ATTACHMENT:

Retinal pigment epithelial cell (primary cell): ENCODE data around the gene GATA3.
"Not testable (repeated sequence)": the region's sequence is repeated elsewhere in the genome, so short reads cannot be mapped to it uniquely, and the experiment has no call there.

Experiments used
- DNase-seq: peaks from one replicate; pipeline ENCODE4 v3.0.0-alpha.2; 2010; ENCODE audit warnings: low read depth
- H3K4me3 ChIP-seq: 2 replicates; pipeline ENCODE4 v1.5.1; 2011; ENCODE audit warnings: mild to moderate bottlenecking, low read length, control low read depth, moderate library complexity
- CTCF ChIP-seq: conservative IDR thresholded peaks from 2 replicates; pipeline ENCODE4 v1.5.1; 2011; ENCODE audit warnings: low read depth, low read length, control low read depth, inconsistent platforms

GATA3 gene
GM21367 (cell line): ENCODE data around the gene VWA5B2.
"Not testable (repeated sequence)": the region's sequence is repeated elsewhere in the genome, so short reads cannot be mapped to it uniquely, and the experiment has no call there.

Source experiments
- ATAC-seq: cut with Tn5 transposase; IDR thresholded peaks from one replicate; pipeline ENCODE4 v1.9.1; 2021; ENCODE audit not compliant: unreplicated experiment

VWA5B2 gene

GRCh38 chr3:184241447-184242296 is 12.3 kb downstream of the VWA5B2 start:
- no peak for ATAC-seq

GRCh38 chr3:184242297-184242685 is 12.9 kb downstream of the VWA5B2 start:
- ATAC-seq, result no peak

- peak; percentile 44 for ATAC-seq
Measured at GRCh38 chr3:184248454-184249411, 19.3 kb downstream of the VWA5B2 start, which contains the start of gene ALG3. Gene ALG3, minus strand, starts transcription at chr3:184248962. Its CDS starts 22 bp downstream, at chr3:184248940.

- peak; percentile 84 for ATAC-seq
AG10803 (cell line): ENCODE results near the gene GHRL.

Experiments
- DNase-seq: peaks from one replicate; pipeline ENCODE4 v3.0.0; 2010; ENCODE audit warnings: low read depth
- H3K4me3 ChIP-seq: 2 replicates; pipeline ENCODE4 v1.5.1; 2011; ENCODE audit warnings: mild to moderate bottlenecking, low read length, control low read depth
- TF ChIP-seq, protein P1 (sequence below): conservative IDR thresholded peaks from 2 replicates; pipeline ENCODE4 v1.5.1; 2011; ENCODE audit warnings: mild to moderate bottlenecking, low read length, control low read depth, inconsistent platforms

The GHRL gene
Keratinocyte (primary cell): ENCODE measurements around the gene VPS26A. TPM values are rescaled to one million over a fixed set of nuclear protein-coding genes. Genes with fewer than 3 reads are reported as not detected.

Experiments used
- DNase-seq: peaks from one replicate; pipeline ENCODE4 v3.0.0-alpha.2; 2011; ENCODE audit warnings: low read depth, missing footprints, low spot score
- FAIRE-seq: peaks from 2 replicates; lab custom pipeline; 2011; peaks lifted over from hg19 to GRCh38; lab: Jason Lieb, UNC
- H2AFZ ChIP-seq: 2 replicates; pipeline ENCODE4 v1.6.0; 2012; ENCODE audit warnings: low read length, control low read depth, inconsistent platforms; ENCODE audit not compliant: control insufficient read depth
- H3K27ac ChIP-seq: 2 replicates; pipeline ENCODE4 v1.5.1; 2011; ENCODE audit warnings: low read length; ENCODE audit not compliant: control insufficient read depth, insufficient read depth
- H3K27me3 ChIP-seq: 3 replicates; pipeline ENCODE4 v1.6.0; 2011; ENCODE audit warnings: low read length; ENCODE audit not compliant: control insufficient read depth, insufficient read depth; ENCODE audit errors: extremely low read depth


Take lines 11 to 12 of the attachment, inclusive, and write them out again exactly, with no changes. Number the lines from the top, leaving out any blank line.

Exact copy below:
- ATAC-seq: cut with Tn5 transposase; IDR thresholded peaks from one replicate; pipeline ENCODE4 v1.9.1; 2021; ENCODE audit not compliant: unreplicated experiment

VWA5B2 gene